Posted by Nelson Acosta Spotterimages on April 5, 2020 
Spectacular scene! Looks like something out of a Hollywood Film.
Posted by Don Baldwin on April 6, 2020 
A sad sight to see. It's a shame that these cannot be used by other railroads if only for spare parts. I remember very well the ASEA Swedish built Rc4 electric locomotive that was modified and shipped to AMTRAK for testing. It was the prototype for the well loved AEM-7 [toasters] that AMTRAK later purchased. Oh well, the GG-1 is also gone, but not forgotten.
Posted by Nigel Curtis on April 6, 2020 
And all 28 clearly visible on Google Earth
Posted by Dylan Jones on April 6, 2020 
Nice capture. What shocks me is the siding or spur itself. Heavy rail and concrete ties. Probably the best siding or spur in the country!
Posted by AZ Mike on April 6, 2020 
I get that not every type of locomotive can be restored or preserved, but we have lost alot of amzing units to the neglectful scrapper's torch. We have no Hiawathas, CNW 400s, and many others because of "progress". Maybe someone can save one or more of these. The original Jupiter was even scrapped out of ill knowledge and lack of interest.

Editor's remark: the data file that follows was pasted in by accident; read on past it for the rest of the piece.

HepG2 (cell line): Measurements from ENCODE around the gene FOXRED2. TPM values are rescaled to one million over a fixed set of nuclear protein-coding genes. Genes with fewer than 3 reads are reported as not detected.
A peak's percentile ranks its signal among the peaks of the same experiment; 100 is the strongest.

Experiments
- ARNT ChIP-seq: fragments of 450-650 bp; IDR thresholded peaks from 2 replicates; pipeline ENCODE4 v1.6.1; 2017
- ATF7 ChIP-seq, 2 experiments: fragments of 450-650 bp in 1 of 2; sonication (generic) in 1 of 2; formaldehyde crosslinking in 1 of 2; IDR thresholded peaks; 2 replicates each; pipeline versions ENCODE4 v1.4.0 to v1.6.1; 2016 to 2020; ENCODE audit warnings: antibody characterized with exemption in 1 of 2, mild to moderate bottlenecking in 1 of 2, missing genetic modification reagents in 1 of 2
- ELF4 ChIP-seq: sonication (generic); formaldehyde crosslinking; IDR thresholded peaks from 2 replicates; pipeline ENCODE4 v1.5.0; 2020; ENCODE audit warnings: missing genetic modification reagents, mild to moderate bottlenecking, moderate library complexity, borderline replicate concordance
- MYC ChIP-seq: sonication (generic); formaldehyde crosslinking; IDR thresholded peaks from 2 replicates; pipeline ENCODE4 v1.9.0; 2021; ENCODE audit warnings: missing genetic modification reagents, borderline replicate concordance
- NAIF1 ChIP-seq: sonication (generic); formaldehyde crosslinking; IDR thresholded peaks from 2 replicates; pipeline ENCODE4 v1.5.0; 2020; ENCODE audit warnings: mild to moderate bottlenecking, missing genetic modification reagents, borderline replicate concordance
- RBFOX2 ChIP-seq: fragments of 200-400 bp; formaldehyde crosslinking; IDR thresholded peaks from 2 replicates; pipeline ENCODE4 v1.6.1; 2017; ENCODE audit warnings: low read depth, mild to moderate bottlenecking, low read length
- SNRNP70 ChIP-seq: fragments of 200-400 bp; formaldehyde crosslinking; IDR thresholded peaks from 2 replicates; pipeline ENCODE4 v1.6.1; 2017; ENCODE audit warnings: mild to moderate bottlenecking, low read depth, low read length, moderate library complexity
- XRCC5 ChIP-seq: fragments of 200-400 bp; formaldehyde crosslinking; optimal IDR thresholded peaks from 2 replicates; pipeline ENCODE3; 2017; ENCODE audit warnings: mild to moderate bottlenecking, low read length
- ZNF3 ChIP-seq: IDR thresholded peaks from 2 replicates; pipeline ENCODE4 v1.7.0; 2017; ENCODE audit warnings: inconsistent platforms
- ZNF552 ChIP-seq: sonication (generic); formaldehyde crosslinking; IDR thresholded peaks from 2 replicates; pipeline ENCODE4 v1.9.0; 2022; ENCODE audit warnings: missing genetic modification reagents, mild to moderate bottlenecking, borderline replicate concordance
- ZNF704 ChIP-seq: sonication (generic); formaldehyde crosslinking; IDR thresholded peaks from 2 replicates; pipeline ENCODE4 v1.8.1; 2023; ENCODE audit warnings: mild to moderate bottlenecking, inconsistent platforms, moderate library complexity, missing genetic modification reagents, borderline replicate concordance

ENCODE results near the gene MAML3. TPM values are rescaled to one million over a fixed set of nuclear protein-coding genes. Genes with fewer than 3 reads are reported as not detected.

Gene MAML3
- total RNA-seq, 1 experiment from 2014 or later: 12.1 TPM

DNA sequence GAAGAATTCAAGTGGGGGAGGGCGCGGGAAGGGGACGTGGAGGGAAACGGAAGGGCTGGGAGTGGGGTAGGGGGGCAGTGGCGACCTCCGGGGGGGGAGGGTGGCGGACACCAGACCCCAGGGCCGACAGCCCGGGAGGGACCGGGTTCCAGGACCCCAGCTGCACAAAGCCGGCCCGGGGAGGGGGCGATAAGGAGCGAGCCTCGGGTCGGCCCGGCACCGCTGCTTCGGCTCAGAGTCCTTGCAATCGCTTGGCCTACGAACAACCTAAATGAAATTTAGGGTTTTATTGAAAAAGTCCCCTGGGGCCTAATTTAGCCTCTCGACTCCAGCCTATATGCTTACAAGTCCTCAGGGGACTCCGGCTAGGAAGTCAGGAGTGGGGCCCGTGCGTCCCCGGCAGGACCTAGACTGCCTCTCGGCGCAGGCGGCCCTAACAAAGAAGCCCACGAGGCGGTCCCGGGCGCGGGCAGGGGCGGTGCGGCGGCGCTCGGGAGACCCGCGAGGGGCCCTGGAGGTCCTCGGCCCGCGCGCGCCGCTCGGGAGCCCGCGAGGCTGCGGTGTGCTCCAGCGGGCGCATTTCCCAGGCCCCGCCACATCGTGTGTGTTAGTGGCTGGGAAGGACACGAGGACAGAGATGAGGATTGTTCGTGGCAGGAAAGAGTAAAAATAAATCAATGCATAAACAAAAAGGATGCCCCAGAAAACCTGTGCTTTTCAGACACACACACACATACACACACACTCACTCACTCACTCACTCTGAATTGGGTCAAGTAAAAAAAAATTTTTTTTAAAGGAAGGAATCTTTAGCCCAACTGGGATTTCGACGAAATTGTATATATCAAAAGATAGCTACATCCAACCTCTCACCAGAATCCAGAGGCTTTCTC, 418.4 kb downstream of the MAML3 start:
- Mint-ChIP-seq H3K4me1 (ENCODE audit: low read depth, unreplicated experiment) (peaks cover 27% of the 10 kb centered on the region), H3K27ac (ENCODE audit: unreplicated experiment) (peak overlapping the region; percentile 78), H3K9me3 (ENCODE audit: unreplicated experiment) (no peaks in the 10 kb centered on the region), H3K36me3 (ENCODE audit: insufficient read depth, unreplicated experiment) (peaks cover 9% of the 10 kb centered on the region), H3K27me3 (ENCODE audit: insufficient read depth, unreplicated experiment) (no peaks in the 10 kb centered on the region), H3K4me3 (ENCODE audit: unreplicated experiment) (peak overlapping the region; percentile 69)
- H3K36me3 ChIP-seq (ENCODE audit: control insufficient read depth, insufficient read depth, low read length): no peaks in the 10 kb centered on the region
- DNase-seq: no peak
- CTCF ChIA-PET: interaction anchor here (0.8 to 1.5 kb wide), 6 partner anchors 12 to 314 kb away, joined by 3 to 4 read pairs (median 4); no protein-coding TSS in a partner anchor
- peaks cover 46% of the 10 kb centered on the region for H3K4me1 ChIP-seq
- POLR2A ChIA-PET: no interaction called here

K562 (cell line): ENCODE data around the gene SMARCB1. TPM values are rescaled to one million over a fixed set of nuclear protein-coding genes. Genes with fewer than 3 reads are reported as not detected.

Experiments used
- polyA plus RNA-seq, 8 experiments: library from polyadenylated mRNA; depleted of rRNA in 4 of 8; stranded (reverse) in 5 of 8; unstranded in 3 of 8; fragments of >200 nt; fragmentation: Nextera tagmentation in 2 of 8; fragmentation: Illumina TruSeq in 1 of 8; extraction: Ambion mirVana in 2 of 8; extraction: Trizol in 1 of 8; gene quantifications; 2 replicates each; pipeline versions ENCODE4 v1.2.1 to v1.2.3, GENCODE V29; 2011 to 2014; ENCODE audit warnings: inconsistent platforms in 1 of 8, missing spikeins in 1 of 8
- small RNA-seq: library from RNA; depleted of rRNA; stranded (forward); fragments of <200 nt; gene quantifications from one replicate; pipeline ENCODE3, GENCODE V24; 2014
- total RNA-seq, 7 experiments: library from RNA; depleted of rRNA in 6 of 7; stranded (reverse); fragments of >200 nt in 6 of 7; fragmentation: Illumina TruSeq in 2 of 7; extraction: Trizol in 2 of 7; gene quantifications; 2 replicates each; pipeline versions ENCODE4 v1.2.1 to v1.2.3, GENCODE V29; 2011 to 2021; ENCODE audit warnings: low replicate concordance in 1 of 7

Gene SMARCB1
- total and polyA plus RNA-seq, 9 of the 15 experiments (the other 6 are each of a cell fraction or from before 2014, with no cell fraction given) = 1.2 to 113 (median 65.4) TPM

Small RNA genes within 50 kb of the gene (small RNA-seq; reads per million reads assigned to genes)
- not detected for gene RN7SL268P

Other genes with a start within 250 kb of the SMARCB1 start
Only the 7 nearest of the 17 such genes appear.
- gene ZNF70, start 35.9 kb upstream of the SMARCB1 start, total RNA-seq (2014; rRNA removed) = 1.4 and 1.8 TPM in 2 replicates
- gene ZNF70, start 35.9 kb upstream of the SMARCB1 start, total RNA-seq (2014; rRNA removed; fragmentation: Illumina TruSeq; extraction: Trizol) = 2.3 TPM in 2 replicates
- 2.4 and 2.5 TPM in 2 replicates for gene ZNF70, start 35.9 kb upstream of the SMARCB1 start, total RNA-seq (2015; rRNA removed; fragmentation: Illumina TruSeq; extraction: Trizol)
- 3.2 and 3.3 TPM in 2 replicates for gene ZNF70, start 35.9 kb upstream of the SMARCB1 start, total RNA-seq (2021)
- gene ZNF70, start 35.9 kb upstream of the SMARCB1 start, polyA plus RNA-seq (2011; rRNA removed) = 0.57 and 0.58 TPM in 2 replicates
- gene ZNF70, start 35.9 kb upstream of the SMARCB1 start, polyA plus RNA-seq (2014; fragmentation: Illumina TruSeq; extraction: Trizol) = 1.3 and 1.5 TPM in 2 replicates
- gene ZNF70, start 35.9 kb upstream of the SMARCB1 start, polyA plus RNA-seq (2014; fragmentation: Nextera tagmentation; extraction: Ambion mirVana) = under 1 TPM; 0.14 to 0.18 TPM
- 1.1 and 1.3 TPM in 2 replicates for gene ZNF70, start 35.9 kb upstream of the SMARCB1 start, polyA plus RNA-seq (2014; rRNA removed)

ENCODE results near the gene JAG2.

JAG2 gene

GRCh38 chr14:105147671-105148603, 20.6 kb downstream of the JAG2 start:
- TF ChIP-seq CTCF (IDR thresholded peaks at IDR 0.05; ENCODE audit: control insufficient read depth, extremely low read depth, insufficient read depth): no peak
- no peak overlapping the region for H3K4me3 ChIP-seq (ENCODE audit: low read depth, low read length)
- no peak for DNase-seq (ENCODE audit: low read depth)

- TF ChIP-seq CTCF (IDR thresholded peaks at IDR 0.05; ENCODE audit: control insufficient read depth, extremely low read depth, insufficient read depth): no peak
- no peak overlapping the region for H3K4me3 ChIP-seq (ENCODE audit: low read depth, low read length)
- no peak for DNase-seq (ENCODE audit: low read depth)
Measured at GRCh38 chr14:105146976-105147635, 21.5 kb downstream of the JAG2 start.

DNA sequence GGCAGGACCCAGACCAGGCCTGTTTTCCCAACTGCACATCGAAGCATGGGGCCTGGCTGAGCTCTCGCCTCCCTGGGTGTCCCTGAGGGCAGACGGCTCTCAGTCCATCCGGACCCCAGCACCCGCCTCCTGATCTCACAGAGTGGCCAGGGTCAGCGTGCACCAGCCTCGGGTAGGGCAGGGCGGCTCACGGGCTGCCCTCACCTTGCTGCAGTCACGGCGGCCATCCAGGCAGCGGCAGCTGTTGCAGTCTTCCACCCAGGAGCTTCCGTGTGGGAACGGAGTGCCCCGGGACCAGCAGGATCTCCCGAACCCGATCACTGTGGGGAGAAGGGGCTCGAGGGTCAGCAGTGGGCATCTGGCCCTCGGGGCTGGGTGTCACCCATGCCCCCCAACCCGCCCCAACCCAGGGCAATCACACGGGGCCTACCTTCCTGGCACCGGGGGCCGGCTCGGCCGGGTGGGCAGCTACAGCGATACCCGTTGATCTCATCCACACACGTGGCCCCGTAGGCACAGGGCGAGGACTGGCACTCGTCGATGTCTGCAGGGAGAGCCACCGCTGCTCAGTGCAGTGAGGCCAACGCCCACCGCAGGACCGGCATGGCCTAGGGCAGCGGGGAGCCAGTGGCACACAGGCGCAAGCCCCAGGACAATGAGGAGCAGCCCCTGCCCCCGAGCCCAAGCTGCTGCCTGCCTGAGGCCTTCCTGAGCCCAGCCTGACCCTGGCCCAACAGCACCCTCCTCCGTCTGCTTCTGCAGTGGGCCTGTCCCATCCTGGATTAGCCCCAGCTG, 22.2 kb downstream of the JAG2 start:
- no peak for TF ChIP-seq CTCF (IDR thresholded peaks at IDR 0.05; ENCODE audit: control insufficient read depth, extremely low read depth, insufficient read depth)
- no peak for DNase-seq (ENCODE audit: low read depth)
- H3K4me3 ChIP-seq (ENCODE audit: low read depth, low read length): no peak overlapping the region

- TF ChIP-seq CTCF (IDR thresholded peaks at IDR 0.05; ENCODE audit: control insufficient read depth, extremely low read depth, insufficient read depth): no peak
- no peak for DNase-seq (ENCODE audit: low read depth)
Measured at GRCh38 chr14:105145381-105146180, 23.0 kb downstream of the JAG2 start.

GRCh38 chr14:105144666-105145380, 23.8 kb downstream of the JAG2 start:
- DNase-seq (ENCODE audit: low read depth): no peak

Posted by Tom Farence on April 6, 2020 
I agree...SAD INDEED.....is NJ Transit a New Jersey government agency?....if in fact it is...that answers WHY units were stored with all safety appliances still in place or any parts that could have been re-used or shelved for future sale or re-use......also explains WHY RoW units are on is concrete ties and looks like what say 140lb. welded rail......It's TAX DOLLARS AT WORK!! By the way... the whistles(Horns) alone on each end were worth between $2500 and $5000 each!!
Posted by miningcamper on April 6, 2020 
The Lackawanna Cutoff was a favorite photo hangout for me when Erie Lackawanna was still using it. Wikipedia says: "The re-opening of the line to Andover is projected to occur no earlier than 2021."
Posted by Rich Brown on April 8, 2020 
It seems like only yesterday that these were "NEW." Remembering how long GG1s and P-54 cars operated, I guess the life-cycle of built things is getting shorter and shorter.
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